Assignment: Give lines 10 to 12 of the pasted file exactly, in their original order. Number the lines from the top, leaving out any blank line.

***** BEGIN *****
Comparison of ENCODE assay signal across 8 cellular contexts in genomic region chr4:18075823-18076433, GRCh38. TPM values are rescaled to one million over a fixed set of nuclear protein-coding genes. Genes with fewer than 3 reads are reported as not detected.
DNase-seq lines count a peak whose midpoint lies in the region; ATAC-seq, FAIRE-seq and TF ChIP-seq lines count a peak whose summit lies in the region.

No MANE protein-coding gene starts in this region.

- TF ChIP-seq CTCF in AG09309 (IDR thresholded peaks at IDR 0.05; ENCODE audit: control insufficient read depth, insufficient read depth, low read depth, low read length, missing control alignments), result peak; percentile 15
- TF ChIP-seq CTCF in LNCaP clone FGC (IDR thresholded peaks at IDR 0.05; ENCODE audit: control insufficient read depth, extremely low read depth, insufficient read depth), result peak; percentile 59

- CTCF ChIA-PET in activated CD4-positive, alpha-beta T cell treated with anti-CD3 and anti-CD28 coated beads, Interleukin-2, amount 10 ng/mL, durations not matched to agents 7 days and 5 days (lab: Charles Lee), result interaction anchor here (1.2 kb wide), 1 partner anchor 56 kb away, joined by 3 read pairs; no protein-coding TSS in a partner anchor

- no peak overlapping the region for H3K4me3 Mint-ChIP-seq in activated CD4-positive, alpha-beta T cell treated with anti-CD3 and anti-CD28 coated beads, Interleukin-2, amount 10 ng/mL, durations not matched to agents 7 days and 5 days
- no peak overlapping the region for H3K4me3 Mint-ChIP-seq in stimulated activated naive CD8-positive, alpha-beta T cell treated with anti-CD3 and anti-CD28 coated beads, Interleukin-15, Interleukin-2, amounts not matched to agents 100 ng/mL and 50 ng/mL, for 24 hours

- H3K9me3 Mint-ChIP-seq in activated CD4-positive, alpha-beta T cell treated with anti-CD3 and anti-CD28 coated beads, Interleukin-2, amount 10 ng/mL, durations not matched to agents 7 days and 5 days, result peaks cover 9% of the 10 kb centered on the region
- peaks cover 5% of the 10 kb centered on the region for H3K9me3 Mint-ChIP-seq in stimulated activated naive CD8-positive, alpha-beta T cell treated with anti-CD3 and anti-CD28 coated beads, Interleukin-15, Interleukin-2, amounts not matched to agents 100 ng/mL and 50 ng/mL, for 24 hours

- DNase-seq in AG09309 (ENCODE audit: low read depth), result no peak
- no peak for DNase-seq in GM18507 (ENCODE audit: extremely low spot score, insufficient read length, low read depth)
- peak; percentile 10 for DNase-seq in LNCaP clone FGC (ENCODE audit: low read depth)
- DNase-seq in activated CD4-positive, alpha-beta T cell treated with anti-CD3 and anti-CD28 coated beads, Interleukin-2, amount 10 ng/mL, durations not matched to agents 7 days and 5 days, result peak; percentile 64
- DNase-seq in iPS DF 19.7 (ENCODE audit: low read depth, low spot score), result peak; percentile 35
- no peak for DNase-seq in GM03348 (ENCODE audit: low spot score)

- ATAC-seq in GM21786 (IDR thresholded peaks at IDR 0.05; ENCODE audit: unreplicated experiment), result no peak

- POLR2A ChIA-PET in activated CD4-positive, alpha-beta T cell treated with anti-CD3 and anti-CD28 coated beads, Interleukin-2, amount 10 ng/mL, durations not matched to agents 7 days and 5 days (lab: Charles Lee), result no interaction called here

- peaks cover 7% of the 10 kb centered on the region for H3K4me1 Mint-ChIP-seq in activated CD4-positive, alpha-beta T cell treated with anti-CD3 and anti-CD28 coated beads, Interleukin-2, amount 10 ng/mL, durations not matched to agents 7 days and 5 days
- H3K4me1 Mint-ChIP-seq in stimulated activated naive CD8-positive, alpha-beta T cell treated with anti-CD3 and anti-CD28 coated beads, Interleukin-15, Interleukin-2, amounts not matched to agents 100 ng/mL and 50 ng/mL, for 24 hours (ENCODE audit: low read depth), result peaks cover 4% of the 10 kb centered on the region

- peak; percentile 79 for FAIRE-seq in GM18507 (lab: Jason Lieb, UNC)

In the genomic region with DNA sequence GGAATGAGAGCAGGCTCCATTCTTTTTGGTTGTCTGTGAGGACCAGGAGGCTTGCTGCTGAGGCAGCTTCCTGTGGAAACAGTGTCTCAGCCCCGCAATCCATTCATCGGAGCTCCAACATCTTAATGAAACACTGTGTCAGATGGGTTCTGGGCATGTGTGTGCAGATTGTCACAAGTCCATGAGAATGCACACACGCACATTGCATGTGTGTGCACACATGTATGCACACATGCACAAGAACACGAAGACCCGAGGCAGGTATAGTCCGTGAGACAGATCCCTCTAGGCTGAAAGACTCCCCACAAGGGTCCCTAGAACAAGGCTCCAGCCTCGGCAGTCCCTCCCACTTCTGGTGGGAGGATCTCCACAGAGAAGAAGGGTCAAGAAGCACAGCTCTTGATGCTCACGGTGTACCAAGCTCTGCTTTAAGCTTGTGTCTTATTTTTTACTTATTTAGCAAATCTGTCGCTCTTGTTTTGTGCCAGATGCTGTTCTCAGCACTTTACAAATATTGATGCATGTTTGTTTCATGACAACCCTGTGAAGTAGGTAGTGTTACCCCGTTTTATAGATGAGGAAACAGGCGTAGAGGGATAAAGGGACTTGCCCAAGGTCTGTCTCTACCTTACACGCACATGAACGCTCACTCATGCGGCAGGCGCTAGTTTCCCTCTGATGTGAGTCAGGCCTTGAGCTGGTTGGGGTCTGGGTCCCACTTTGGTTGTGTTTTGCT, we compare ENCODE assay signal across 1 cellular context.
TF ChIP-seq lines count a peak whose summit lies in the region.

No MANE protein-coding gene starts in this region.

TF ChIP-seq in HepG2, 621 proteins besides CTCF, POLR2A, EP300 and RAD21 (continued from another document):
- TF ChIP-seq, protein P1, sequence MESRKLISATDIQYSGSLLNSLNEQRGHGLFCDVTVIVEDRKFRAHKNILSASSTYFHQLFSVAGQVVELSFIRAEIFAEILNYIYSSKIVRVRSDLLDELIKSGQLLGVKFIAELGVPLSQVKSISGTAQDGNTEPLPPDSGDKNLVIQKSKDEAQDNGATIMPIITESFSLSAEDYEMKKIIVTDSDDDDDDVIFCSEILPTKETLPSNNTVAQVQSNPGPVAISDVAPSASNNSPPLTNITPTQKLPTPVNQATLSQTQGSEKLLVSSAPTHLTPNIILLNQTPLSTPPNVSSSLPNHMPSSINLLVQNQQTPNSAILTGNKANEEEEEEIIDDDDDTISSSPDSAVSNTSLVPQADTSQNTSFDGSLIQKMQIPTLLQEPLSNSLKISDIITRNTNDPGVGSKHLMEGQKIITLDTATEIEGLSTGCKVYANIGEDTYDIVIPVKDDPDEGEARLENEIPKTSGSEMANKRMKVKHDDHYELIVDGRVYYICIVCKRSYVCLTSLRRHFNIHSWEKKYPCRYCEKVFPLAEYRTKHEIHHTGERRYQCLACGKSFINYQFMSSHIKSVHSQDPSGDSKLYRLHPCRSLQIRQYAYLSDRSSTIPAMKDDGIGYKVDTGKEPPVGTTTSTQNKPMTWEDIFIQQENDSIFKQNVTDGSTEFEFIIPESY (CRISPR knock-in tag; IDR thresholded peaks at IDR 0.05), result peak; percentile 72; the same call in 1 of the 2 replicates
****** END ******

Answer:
- peaks cover 5% of the 10 kb centered on the region for H3K9me3 Mint-ChIP-seq in stimulated activated naive CD8-positive, alpha-beta T cell treated with anti-CD3 and anti-CD28 coated beads, Interleukin-15, Interleukin-2, amounts not matched to agents 100 ng/mL and 50 ng/mL, for 24 hours

- DNase-seq in AG09309 (ENCODE audit: low read depth), result no peak
- no peak for DNase-seq in GM18507 (ENCODE audit: extremely low spot score, insufficient read length, low read depth)